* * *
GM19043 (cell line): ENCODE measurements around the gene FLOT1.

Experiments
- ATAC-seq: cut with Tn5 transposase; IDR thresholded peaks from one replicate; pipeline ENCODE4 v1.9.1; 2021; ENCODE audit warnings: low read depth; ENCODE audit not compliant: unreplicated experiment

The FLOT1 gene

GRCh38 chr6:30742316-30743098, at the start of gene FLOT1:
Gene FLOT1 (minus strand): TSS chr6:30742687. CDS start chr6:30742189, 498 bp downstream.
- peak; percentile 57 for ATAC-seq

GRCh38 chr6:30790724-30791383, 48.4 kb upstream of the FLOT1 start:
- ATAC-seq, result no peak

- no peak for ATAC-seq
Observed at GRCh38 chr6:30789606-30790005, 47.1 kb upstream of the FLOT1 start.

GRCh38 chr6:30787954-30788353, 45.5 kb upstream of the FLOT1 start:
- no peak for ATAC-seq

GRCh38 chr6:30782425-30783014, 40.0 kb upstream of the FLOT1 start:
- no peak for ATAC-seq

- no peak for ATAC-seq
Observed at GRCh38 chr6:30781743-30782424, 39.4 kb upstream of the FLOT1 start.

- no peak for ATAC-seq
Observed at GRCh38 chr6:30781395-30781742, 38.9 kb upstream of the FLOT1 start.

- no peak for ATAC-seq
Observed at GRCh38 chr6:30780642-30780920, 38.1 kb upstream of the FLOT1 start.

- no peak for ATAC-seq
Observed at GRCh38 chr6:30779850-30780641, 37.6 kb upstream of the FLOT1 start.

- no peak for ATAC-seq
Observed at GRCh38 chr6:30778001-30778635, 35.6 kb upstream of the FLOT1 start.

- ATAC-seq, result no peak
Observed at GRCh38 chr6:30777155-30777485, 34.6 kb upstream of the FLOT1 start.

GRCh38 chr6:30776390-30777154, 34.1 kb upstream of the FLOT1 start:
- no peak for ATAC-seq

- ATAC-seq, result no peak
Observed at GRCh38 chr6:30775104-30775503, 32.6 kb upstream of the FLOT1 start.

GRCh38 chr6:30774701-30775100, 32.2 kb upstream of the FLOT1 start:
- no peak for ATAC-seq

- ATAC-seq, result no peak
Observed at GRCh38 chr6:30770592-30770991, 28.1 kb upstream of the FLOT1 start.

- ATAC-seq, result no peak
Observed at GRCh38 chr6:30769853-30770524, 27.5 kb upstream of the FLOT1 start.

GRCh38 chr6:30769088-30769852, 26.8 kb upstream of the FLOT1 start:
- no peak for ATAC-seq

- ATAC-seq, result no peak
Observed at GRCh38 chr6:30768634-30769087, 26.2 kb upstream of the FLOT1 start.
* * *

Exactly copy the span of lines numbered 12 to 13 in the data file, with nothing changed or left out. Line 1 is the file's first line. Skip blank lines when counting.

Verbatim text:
GRCh38 chr6:30787954-30788353, 45.5 kb upstream of the FLOT1 start:
- no peak for ATAC-seq